Testing for lactose intolerance is a molecular DNA test that detects the gene polymorphism responsible for lactose intolerance, a pathological condition that affects 30% to 60% of the Greek population. Proper diagnosis of lactose intolerance enables effective treatment of indigestion and malabsorption of lactose, effectively helping to eliminate chronic symptoms such as bloating, gas, diarrhea, and abdominal pain. A simple blood test is all that is required for molecular testing for lactose intolerance.
Lactose intolerance is one of the most common gastrointestinal disorders affecting millions of people worldwide. It is due to a deficiency of an enzyme (lactase) in the intestine, either genetically determined (primary deficiency) or resulting from small bowel diseases (secondary deficiency). Without enough amounts of lactase, the digestive system is unable to break down and absorb lactose, the basic sugar of milk and dairy products. Subsequently, the unabsorbed lactose is fermented by the bacteria in the large intestine, causing the release of gases (mainly hydrogen and methane).
Symptoms of lactose intolerance include:
- Bloating, feeling full, or swelling of the abdomen
- Abdominal pain and cramps
Due to this intestinal absorption disorder, lactose intolerance can also cause deficiency of important nutrients (vitamins and trace elements), which weaken the digestive system making it more prone to infections and inflammation.
Value of Lactose Intolerance testing
When lactose intolerance is properly diagnosed, the patient can be easily treated with appropriate dietary manipulations. However, a misdiagnosis of lactose intolerance often occurs, because symptoms often overlap with those of other pathological conditions. Studies show that up to 70% of patients with lactose intolerance do not relate their symptoms to lactose intake.
Milk and dairy products are considered an important source of nutrients for children, pregnant women, nursing mothers, and the elderly. For these people, lactose intolerance testing is very important in order to avoid the unnecessary elimination of dairy products from their diet.
Advantages of Lactose Intolerance Molecular Testing
- It is a very sensitive and specific test for detecting lactose intolerance
- It is not affected by temporary enzyme deficiency due to small bowel diseases (secondary insufficiency) therefore you will be able to know if you only need to follow a lactose-free diet temporarily, or have to follow a life-long lactose-free diet.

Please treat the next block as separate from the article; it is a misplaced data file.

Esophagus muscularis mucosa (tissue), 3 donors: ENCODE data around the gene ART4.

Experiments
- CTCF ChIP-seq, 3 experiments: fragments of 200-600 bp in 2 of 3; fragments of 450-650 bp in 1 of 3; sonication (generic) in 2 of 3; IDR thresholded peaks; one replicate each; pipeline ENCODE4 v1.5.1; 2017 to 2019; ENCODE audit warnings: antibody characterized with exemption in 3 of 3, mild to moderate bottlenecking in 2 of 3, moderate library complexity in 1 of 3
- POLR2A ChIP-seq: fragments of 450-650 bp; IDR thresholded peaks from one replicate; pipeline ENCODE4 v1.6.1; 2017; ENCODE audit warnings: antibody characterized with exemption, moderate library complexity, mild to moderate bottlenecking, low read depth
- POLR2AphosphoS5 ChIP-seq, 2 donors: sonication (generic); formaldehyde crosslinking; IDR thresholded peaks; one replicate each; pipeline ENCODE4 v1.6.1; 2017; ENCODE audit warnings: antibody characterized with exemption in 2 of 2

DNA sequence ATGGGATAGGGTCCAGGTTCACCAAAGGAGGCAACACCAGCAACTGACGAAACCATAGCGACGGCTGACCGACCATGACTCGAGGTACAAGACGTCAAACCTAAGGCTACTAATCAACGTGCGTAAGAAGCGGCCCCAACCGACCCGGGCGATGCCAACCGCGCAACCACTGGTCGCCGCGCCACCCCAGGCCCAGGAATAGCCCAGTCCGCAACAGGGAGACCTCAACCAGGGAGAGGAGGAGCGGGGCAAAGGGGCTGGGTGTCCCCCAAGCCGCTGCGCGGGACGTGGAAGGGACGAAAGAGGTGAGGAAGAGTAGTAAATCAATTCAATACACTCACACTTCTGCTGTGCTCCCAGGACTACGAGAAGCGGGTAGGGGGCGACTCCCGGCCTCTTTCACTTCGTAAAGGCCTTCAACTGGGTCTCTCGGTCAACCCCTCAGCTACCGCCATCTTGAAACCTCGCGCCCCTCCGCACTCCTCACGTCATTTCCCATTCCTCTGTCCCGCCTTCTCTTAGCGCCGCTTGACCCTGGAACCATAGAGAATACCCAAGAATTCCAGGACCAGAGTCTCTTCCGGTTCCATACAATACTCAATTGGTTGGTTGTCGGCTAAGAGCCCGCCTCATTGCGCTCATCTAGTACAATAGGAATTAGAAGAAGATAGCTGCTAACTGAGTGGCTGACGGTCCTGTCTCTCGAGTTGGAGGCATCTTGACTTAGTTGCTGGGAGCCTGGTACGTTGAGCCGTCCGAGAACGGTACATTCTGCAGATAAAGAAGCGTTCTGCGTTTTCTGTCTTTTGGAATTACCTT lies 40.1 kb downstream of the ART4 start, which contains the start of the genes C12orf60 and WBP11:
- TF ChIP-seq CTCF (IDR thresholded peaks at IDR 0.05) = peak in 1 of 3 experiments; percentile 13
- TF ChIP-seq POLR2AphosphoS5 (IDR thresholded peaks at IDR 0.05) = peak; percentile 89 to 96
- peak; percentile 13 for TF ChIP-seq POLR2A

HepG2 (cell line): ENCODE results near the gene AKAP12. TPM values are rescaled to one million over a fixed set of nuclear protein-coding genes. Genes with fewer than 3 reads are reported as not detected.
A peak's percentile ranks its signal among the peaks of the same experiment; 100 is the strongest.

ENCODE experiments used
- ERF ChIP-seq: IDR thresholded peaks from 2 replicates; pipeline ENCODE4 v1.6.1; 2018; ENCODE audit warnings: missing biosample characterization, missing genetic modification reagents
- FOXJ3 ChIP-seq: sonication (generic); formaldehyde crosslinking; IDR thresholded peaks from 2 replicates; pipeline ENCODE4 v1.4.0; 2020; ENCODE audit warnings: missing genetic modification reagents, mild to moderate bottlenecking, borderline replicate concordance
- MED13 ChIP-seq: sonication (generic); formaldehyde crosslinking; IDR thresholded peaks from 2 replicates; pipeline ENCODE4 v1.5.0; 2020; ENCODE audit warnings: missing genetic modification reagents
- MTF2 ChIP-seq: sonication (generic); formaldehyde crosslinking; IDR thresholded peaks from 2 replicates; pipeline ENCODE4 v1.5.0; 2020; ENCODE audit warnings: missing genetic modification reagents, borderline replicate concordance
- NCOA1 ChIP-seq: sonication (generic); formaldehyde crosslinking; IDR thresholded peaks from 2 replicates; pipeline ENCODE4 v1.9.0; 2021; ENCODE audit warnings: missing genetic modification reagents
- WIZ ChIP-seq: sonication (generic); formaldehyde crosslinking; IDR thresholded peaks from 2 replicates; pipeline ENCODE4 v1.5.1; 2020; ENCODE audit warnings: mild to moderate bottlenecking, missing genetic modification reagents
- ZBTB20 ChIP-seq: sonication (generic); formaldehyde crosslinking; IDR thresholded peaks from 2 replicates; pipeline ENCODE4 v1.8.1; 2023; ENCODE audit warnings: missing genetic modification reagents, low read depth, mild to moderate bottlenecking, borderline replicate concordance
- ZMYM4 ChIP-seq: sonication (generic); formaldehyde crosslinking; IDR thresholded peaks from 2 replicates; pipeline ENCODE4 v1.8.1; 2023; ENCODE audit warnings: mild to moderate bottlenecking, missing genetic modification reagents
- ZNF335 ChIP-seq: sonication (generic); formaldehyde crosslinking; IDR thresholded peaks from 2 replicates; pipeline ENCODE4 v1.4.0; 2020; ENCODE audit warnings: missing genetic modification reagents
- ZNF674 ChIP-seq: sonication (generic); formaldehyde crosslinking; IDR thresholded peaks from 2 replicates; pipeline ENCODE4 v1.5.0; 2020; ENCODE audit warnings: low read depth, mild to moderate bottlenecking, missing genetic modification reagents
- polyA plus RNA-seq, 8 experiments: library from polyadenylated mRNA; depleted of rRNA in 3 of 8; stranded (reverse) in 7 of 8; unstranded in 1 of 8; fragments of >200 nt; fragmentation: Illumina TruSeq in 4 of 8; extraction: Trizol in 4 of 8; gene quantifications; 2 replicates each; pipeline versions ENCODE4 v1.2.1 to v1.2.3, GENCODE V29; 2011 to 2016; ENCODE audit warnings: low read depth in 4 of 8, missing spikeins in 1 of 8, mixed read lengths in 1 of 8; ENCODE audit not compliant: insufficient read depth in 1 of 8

- A simple blood sample is all that is required which can also be done at home (fingerprinting)
- It does not require taking lactose solutions which can increase symptoms of intolerance to the patient
- It does not require consecutive blood sampling, such as the lactose tolerance test
- A 5 minutes visit to the lab is all that is required to take a blood sample, unlike, for example, hydrogen breath tests that require a 2-hour or more stay in the lab.
Who should be tested for lactose intolerance?
Lactose intolerance testing is recommended for all patients with:
- Irritable Bowel Syndrome (IBS)
- Inflammatory Bowel Diseases (IBD)
- Chronic diarrhea and unexplained bloating
- Malnutrition and chronic alcohol use
- Radiation therapies
With the reliable diagnosis provided by molecular testing for lactose intolerance, lactose malabsorption and all its symptoms can be significantly mitigated or even completely eliminated by the use of dietary means, lifestyle changes, or even dietary supplements.
Lactose intolerance (adult-type hypolactasia) is the inability of some individuals to digest and absorb lactose (milk sugar), resulting in various gastrointestinal symptoms when consuming milk or milk-containing products. In order for lactose to be absorbed by the intestine, it should be first broken down into glucose and galactose. The enzyme that converts lactose into glucose and galactose is called lactase and is found on the surface of cells that cover the small intestine. Lactose intolerance is due to the reduced or complete absence of lactase activity, which prevents lactose breakdown (lactase deficiency or hypolactasia).
Usually, lactose intolerance is diagnosed by swallowing pure lactose and measuring exhaled hydrogen. Unfortunately, this test lasts several hours and results in severe and annoying abdominal symptoms in patients with lactose intolerance.
The genetic cause of lactose intolerance has recently been discovered. At position -13910 before lactase gene (LCT) there is a polymorphism that determines the amount of lactase produced. By testing for the LCT genotype, genetic predisposition for lactose intolerance can be determined.
Indications for molecular screening of lactose intolerance include the presence of symptoms of lactose intolerance, such as abdominal pain, diarrhea, and flatulence (excessive gas production and bloating) after milk or dairy products' consumption.
The most effective means of treating lactose intolerance is the reduction of the amount of lactose in the diet. Fortunately, most people who have lactose intolerance can tolerate small or even moderate amounts of lactose. It is often enough just to remove the most important milk-containing products to sufficiently alleviate the symptoms of intolerance. However, for people who are intolerant even to small amounts of lactose, dietary restrictions become more severe and any milk-containing product should be avoided.